•comes home with belongings that do not belong to him or her •getting in trouble with teachers or school administrators •picking on siblings •not accepting responsibility for actions There are ways parents can teach their children to act properly when faced with a bully. First, parents should explain that bullying is not the child's fault and he or she does not deserve to be picked on. Next, parents can let children know that being assertive but not violent with bullies may diffuse the situation, as some bullies thrive on the fear of their victims. If the bullying behavior continues, the student should speak to an adult or authority figure. Parents of bullies may need to be especially mindful of their children's behavior. Counseling could be necessary to determine what is compelling kids to bully other students.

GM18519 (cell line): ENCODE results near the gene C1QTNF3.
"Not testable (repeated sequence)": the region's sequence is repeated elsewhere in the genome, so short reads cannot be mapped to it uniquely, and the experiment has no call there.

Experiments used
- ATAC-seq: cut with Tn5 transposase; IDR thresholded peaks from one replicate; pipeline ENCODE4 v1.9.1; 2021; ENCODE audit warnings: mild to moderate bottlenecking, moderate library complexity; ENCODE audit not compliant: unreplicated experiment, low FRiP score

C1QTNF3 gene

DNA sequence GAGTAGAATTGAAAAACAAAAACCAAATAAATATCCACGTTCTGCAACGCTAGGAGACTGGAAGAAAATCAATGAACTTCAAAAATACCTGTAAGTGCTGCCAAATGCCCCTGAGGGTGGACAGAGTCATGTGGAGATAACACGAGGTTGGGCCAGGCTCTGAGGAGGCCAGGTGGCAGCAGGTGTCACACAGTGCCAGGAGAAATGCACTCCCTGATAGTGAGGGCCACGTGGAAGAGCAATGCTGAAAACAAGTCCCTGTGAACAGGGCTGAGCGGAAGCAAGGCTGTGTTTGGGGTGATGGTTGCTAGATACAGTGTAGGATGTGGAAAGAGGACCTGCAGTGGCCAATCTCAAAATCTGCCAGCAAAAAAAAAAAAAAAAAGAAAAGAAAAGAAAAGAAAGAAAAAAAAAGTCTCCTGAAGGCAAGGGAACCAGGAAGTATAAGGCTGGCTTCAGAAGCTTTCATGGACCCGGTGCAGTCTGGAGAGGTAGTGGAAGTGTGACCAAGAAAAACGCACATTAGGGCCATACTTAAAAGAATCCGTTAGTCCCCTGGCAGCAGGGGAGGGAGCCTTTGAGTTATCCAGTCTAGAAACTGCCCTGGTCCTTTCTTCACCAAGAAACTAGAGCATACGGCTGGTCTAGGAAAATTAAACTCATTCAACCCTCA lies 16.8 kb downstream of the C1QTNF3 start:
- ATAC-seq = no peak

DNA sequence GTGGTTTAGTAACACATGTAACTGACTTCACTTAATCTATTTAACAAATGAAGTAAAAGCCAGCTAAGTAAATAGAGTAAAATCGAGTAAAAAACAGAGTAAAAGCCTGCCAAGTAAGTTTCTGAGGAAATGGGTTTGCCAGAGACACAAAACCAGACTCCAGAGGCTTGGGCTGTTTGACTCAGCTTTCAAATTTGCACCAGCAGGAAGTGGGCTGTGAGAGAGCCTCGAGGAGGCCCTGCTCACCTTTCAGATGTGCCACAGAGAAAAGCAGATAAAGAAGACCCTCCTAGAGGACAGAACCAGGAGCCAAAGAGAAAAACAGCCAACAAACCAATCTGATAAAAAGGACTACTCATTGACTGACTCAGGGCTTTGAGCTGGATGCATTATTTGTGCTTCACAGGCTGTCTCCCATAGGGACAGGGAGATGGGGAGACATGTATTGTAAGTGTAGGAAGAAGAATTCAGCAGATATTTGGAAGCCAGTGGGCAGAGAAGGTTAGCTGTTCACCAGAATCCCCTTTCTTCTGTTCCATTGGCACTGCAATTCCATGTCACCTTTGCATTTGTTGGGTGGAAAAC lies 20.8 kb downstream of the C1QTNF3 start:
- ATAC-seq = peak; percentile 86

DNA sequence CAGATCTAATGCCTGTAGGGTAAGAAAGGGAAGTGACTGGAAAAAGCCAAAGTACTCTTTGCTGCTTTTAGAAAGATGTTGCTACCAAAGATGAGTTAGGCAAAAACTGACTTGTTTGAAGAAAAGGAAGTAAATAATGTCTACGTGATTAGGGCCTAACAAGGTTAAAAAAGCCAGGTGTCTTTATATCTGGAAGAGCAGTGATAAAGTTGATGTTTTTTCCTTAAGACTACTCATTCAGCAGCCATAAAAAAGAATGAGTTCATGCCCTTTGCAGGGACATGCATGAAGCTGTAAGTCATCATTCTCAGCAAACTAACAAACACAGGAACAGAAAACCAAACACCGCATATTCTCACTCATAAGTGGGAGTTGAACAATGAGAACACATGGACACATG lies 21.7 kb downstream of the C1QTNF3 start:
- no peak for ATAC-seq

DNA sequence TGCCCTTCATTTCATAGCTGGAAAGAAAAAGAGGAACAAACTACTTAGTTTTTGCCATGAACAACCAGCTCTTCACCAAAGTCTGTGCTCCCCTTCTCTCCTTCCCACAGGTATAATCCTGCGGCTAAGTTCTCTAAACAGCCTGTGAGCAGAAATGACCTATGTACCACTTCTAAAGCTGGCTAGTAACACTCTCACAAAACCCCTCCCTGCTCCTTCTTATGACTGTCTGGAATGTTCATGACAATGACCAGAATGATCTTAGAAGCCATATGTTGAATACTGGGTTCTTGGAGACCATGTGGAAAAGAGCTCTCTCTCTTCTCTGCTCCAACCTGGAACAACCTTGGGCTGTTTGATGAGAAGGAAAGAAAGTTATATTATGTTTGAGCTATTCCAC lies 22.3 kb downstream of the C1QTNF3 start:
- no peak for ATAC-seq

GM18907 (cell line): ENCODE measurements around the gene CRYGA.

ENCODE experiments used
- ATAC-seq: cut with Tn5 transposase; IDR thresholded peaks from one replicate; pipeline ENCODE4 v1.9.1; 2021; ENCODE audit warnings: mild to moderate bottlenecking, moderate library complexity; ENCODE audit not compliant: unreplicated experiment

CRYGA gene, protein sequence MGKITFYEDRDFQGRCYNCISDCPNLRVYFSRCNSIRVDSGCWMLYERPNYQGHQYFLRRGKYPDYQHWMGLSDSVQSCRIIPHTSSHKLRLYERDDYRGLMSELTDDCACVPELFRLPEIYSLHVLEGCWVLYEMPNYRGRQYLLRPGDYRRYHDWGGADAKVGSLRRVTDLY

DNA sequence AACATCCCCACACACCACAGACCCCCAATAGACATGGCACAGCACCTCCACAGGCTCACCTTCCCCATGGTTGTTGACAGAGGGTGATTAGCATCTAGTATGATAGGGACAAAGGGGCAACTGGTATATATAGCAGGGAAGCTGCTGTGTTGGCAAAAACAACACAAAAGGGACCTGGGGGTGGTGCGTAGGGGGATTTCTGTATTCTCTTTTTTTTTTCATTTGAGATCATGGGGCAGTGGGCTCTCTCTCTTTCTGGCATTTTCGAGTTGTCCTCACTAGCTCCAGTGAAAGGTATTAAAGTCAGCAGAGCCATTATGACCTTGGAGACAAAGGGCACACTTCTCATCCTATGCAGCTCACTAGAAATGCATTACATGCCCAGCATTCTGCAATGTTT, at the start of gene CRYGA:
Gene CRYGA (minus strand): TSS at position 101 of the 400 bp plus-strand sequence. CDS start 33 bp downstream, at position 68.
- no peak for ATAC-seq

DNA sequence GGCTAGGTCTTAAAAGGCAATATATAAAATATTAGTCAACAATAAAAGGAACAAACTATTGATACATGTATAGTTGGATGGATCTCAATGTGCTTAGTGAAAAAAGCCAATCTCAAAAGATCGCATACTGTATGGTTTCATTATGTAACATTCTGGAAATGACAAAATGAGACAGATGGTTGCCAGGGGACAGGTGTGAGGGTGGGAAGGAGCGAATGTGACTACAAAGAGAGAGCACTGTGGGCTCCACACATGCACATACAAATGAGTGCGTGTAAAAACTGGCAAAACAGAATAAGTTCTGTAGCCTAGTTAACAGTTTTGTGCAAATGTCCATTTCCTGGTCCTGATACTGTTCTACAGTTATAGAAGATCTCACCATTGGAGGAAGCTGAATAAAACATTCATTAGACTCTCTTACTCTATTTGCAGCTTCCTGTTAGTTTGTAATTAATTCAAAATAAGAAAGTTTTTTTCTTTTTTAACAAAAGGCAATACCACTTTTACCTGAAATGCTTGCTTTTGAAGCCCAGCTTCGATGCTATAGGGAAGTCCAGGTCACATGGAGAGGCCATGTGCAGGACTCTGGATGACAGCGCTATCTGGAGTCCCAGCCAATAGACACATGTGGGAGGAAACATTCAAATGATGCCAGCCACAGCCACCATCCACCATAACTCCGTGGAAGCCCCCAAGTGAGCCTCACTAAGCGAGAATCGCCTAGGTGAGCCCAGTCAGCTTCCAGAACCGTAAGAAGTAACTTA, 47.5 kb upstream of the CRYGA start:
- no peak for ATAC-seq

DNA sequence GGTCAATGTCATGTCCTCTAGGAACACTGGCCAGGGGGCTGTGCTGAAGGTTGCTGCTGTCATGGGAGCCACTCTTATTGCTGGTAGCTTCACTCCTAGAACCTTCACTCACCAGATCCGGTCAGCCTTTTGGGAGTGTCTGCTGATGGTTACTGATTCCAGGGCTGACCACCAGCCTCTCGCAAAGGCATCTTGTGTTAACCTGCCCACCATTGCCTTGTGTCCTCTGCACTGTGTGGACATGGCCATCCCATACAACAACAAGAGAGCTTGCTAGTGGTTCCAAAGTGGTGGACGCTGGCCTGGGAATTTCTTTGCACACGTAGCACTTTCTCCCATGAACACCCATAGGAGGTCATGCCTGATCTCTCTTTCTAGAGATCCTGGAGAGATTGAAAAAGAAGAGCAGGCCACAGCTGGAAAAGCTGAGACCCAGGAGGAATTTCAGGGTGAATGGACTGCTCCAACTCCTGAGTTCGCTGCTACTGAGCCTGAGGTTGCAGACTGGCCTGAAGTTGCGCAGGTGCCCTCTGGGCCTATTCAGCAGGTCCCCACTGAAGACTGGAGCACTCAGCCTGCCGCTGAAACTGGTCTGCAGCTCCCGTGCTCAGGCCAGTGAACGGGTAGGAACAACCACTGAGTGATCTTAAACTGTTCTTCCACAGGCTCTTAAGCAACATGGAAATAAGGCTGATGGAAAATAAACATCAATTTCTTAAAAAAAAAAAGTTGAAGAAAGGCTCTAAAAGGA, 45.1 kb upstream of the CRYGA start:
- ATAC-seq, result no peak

How parents can get involved at children’s school Research indicates that children whose parents get involved with their education are more likely to earn better grades and less likely to have behavior problems in the classroom. There are many different reasons for parents to get involved with their child's school and the community. Helping their children succeed is just one of them. The choice is just how to go about connecting with the school. Here are a few ideas. Work with the teacher: Teachers are increasingly facing obstacles with regards to time and funding. Many must preside over large classes and are responsible for outfitting their classrooms with certain supplies. This presents ideal opportunities for parents to step up and pitch in. Volunteering in your child's classroom is a good way for you to help his or her teacher and get a firsthand account of what your child is doing in class. You may be asked to prepare and package homework assignments or put together materials for craft projects. Some teachers welcome parents who come in to read books to the class